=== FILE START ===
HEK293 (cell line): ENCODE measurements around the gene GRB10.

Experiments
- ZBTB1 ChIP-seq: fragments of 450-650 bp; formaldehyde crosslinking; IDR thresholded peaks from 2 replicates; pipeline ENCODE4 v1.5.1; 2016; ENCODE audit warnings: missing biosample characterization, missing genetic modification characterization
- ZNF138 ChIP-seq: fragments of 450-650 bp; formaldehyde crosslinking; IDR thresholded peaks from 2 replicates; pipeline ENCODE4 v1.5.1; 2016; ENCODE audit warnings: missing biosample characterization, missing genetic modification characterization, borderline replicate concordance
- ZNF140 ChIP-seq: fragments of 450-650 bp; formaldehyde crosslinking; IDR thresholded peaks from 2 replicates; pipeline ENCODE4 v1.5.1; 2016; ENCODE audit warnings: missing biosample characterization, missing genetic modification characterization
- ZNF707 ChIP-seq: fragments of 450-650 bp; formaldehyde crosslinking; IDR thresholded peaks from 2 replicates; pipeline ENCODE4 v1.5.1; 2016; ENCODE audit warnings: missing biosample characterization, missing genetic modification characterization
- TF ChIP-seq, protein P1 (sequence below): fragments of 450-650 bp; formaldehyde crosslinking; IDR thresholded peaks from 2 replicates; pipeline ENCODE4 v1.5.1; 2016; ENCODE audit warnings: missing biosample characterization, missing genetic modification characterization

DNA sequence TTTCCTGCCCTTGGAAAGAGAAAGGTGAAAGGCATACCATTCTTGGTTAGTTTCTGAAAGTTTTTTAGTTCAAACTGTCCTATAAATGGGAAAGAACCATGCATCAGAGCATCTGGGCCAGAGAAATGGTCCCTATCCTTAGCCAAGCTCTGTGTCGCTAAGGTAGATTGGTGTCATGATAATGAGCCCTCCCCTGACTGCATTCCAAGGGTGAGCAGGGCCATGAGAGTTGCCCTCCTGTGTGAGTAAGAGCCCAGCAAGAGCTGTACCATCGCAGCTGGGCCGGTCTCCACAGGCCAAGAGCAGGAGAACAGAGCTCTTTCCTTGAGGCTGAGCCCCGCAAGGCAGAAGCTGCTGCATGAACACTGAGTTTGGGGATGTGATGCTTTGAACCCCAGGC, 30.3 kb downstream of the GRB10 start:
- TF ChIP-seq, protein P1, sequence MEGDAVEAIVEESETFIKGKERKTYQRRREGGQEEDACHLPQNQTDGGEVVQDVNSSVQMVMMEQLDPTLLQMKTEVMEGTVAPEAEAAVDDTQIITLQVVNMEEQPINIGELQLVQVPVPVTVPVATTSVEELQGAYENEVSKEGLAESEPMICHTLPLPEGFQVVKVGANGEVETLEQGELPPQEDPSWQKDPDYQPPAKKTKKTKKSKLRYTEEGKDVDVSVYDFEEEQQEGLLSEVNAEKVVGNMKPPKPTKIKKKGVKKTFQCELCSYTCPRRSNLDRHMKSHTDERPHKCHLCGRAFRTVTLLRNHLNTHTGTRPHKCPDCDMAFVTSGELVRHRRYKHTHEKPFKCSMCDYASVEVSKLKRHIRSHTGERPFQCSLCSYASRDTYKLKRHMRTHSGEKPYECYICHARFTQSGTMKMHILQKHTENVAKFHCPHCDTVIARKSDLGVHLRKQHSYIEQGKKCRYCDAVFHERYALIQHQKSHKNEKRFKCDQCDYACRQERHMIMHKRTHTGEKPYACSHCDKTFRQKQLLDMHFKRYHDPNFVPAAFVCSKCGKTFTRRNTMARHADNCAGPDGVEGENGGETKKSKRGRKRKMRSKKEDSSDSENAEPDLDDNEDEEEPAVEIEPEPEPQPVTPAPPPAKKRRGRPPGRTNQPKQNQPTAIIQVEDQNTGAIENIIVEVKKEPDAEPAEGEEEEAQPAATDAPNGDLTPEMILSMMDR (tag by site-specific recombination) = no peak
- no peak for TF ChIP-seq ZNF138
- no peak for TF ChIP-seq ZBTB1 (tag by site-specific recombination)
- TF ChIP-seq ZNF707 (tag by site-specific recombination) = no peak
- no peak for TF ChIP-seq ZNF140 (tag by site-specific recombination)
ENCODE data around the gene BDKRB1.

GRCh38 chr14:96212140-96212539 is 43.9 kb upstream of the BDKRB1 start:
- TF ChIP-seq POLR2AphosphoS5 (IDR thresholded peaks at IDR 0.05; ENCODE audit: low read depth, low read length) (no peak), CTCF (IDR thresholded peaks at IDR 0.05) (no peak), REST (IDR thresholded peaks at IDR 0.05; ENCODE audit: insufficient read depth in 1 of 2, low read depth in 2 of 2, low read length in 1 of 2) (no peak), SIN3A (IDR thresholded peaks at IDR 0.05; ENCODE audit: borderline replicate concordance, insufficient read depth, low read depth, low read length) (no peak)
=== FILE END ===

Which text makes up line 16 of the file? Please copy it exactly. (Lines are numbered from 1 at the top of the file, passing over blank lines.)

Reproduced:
- TF ChIP-seq POLR2AphosphoS5 (IDR thresholded peaks at IDR 0.05; ENCODE audit: low read depth, low read length) (no peak), CTCF (IDR thresholded peaks at IDR 0.05) (no peak), REST (IDR thresholded peaks at IDR 0.05; ENCODE audit: insufficient read depth in 1 of 2, low read depth in 2 of 2, low read length in 1 of 2) (no peak), SIN3A (IDR thresholded peaks at IDR 0.05; ENCODE audit: borderline replicate concordance, insufficient read depth, low read depth, low read length) (no peak)